In the last article in this issue, Camacho et al. explore the association between different motivational profiles, generated through cluster analysis, and writing performance in a sample of sixth-grade Portuguese students. Motivational profiles were based on students' implicit theories of ability (i.e., growth vs. fixed ability mindset) and achievement goals. Cluster analyses revealed two distinct writing motivation profiles—students with a growth mindset who were less oriented toward performance-approach and performance-avoidance goals and students with a fixed mindset who were more oriented toward performance-approach and performance-avoidance goals. Students in the growth mindset and less performance-oriented profile cluster wrote opinion texts with better quality and earned higher writing grades than students in the fixed mindset and more performance-oriented profile cluster.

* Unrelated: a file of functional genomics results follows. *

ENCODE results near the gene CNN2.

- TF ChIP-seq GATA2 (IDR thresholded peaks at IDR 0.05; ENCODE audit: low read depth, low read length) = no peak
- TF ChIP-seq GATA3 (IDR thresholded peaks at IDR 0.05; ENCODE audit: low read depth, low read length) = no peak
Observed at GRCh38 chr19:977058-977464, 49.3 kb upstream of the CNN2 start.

Overall, the articles in this issue of Topics in Language Disorders suggest that attending to motivation when providing instruction and interventions to students who struggle with literacy may be beneficial, though the evidence is in the emergent stages of development and thus far appears mostly suggestive but not conclusive in terms of the positive impacts associated with the addition of motivational supports and strategies. This issue should help readers come away with a greater understanding of the complexities of human motivation and ways in which it can be addressed in instructional and intervention contexts.

—Gary A. Troia, PhD, CCC-SLP
—Sarah E. Wallace, PhD, CCC-SLP